Population Medicine — M.P.H.

Program director
Karen Studer

The Population Medicine Program is designed to meet the needs of practicing health professionals who have experience in direct patient care, and wish to augment their current careers with additional information and skills in the health of populations. The students will be competent in analyzing the health of a patient population and understanding the social, environmental, and biological determinants of health in that population.

Individuals who may benefit from this program include practicing health professionals, such as physicians, dentists, pharmacists, nurses, social workers, physical therapists, and psychologists; and students who are currently enrolled in clinical practice-related doctoral degrees (e.g., M.D., D.O., D.D.S., Pharm.D.). This degree will provide clinicians with cutting-edge knowledge and a skill set to integrate population-based, health-care approaches into their everyday clinical practice.

Program learning outcomes

By the end of the program, the graduate should be able to:

  • Characterize the health of a community;
  • Design and conduct an epidemiologic study;
  • Investigate and respond to a cluster or outbreak;
  • Analyze and evaluate surveillance data;
  • Develop or analyze a guideline for a proposed preventive service;
  • Apply evidence-based guidelines for preventive services;
  • Monitor and interpret a health status indicator for a community;
  • Analyze data using statistical methods.

Educational effectiveness indicators

Program learner outcomes as evidenced by:

  • Signature assignments linked to course and noncourse requirements
  • Applied practice experience products
  • Integrative learning experience product


In addition to the entrance requirements for all M.P.H. degrees, applicants to the M.P.H. degree program in population medicine must have:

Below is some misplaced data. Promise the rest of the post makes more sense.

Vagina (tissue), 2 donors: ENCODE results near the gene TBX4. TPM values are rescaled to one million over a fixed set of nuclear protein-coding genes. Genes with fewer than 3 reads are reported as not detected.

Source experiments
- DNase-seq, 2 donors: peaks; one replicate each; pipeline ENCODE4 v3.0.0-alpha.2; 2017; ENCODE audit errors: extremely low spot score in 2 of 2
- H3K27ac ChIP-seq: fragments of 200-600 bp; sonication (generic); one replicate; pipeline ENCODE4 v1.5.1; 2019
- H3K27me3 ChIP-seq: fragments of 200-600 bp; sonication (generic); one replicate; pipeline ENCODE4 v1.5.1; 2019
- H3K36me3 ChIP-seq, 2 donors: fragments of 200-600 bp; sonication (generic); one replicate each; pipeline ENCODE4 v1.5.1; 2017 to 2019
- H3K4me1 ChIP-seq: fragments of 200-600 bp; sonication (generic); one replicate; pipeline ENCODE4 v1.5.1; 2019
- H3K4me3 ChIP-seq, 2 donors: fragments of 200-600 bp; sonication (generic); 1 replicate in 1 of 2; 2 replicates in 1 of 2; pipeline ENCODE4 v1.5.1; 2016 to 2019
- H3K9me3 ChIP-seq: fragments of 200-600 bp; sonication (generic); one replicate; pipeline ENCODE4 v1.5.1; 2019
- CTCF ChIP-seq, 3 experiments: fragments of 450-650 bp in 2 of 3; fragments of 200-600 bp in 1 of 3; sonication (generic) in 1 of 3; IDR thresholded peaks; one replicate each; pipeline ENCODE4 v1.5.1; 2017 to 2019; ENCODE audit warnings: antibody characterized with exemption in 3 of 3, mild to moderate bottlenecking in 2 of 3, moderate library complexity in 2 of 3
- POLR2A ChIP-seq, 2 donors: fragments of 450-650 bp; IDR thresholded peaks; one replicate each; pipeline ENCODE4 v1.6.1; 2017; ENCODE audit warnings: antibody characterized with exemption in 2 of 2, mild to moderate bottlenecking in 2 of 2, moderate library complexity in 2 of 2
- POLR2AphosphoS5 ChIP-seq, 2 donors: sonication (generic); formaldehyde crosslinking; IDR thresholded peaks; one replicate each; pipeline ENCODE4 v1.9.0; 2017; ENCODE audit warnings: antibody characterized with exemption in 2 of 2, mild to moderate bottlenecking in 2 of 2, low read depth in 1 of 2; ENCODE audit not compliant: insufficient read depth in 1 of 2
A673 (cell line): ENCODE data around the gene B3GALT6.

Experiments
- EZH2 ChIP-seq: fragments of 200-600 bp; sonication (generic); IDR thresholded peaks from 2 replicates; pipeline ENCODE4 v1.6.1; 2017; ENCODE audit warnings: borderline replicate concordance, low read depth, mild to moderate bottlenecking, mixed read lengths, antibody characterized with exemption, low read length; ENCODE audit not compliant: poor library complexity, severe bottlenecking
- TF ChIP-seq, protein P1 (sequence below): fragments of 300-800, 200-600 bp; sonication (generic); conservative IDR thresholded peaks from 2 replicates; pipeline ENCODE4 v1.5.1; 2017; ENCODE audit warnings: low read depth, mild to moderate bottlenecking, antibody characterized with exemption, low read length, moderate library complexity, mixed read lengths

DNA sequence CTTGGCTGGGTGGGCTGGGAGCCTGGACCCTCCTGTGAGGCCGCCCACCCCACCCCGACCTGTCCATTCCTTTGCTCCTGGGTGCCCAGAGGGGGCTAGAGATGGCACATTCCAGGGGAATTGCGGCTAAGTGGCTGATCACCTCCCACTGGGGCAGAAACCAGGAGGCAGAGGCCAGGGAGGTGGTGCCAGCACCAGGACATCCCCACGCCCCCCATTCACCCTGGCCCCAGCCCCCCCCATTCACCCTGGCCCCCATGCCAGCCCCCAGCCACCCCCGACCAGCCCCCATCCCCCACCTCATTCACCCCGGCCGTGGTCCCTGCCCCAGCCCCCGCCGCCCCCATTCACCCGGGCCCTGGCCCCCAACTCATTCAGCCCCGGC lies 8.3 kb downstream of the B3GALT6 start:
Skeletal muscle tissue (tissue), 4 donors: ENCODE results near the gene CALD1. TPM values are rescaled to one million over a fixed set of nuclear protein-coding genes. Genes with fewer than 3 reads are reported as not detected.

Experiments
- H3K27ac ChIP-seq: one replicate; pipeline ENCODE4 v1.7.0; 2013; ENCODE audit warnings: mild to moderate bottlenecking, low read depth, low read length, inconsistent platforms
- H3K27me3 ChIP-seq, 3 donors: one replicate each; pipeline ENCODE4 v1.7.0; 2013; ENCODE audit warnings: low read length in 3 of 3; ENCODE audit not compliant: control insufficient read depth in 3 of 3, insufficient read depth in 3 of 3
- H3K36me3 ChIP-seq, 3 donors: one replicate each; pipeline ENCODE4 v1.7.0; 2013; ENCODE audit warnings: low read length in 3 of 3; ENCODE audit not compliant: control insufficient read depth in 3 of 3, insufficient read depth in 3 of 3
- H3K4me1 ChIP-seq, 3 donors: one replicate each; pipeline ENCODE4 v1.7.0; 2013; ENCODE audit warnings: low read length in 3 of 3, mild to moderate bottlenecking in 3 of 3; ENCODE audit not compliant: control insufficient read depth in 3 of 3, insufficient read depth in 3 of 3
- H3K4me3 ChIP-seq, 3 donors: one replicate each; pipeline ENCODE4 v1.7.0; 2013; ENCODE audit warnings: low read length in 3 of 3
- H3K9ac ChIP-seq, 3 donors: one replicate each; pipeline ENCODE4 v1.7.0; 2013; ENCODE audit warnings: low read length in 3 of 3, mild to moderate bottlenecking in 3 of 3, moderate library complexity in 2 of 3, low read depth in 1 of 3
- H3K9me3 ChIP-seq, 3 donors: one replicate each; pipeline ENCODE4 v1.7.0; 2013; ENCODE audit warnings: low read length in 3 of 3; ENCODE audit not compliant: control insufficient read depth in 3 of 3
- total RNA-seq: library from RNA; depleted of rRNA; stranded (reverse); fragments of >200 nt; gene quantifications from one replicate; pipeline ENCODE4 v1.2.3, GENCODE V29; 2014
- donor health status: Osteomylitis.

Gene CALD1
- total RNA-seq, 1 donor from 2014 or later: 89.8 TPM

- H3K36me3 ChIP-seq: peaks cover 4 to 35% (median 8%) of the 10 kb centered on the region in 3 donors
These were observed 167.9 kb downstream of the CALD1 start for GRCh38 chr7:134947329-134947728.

• A health-care-related degree
    • Bachelor's or master's degree with two years of postgraduate, direct patient-care experience (e.g., nursing, social work, dental hygiene, physical therapy, occupational therapy, or psychology).
    • Acceptance into—or completion of—a clinical practice-related doctoral degree program (e.g., M.D., D.O., D.D.S., D.N.P., D.P.T., Pharm.D.). Must have completed at least two years in a clinical program.
  • GRE examination
    • May be waived with either completion of a clinical practice-related doctoral degree (e.g., M.D., D.O., D.D.S., D.N.P., D.P.T., Pharm.D., or Ph.D.) or by entrance examination for a clinical practice-related doctoral degree (e.g., MCAT, DAT).
  • Anatomy and/or physiology (one course)
  • Behavioral science (one course)
Public health core
PCOR 501Public Health for Community Resilience5
PCOR 502Public Health for a Healthy Lifestyle 35
PCOR 503Public Health and Health Systems5
Population medicine major
PMED 521Population Medicine I4
PMED 522Population Medicine II4
PMED 523Population Medicine III4
RELE 534Ethical Issues in Public Health (or REL_)3
Cognates/Electives 126
Total Units56
Applied practice experience 2
Practicum units are in addition to the minimum didactic units required for the degree
PHCJ 798DPublic Health Practicum (400 hours)8
or PHCJ 798A Public Health Practicum
or PHCJ 798B Public Health Practicum
or PHCJ 798C Public Health Practicum

Integrative learning experience

See standard integrative learning experience requirements.

Normal time to complete the program

Two (2) years (eight [8] academic quarters) — based on full-time enrollment; part time permitted